What Is Undifferentiated Connective Tissue Disease? Here’s How to Know If You Have It
CreakyJoints reports on the symptoms, diagnosis and treatment of undifferentiated connective tissue disease (UCTD) according to experts including HSS rheumatologist Michael D. Lockshin, MD.
Dr. Lockshin explained UCTD is a condition in people who have symptoms and lab test results that indicate a systemic autoimmune disorder or connective tissue disease, but which do not meet enough such characteristics to indicate a diagnosis for a well-defined connective tissue disease. “UCTD isn’t as clear-cut a diagnosis in the sense that lupus or rheumatoid arthritis can be in many cases,” he said.
Dr. Lockshin cited for many people with UCTD, the main signs are achy joints and arthritis in the elbows, wrists, hands, and knees in a symmetrical pattern. People with UCTD generally don’t have as much swelling and the pain is transient. “Some days are good, other days aren’t so good,” he said, however, just because the pain can come and go doesn’t mean it’s not debilitating. “Some of these people have really devastating disease that you can’t put a label on. Others describe it as sort of mild nuisance, and there’s everything in between,” noted Dr. Lockshin. “The arthritis pain can be just as bad as that in rheumatoid arthritis or lupus arthritis. It’s just that you can’t pin it down to a specific of one of those names.”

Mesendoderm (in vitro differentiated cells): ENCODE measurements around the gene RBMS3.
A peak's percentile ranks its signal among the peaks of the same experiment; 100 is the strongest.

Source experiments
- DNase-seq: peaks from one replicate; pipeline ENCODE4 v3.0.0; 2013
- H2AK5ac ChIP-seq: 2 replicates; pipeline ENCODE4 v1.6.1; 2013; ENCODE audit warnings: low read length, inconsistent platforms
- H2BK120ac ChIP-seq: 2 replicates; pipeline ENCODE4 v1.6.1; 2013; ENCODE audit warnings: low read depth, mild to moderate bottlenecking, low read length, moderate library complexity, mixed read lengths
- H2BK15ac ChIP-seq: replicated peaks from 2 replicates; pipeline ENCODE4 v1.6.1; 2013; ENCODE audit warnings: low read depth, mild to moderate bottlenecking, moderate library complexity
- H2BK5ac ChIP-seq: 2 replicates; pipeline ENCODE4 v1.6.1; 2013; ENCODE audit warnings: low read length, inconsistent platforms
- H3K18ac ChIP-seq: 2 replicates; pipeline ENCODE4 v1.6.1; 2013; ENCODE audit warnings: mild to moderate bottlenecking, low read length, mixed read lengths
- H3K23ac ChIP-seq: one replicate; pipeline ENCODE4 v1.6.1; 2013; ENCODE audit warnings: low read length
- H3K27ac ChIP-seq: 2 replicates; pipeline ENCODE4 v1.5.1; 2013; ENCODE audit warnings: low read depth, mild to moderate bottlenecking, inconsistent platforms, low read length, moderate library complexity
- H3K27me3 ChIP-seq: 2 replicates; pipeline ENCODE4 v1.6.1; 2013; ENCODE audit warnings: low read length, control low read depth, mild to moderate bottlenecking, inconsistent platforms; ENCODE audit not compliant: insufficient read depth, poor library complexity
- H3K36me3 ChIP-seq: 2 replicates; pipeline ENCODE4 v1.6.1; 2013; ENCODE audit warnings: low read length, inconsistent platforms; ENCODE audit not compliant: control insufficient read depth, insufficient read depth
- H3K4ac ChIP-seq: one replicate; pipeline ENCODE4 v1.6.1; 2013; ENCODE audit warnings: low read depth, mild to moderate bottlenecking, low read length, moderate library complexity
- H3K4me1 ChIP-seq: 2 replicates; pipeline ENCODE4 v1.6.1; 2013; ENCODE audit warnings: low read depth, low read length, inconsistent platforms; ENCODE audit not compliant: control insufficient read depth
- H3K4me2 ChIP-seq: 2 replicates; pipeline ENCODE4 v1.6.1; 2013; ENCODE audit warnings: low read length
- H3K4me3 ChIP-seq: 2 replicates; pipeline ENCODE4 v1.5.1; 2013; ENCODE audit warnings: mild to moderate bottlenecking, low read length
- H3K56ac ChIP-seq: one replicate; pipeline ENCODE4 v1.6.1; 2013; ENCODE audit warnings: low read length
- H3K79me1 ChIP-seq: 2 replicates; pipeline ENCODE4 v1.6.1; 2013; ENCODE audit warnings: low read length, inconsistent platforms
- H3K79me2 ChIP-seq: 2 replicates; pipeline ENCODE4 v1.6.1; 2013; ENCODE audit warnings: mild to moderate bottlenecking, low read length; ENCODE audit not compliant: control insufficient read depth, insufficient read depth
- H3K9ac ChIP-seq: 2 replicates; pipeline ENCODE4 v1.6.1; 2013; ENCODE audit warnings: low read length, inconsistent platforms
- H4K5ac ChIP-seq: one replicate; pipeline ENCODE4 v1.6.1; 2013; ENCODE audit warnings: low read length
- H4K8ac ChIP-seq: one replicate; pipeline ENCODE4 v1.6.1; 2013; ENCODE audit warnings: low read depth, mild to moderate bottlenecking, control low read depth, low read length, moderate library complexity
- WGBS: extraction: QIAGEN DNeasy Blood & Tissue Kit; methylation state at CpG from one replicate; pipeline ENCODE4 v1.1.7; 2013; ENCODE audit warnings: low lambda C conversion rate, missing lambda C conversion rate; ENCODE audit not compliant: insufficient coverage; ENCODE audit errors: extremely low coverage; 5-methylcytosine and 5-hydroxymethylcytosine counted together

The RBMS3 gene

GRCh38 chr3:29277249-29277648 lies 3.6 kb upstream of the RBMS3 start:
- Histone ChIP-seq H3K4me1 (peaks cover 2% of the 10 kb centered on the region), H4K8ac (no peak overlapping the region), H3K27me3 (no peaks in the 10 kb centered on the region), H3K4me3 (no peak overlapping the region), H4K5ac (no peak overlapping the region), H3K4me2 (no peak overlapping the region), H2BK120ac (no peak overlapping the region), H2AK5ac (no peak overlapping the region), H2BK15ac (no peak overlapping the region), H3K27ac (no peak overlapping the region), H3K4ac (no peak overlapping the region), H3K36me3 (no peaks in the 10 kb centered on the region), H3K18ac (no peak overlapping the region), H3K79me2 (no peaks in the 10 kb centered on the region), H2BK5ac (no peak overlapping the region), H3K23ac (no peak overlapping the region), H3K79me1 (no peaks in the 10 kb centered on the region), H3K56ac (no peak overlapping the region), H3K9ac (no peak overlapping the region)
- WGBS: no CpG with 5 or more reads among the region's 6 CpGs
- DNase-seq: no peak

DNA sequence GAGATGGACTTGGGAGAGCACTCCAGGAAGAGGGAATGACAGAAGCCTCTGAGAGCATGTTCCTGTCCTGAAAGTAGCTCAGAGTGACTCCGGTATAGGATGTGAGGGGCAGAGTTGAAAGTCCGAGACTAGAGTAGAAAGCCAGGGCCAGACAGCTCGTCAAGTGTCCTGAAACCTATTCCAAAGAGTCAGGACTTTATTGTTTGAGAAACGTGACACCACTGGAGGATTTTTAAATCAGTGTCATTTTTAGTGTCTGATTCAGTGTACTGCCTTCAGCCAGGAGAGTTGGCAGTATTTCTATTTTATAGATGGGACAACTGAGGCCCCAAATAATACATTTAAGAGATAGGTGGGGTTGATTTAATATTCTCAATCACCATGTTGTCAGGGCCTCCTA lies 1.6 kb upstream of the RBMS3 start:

A rheumatologist may order blood and imaging tests, and biopsies as part of the diagnosis, and the UCTD diagnosis can have its drawbacks. “If the tests don’t come back positive, some doctors tend to say, ‘Oh it’s in your head,’ and dismiss patients,” said Dr. Lockshin. Getting insurance to cover tests and treatments is yet another issue, he added.
There is no FDA-approved treatment for UCTD. Instead, doctors treat the symptoms with medication including Non-steroidal anti-inflammatory drugs (NSAIDs) and hydroxychloroquine.
Read the full article at Creakyjoints.org.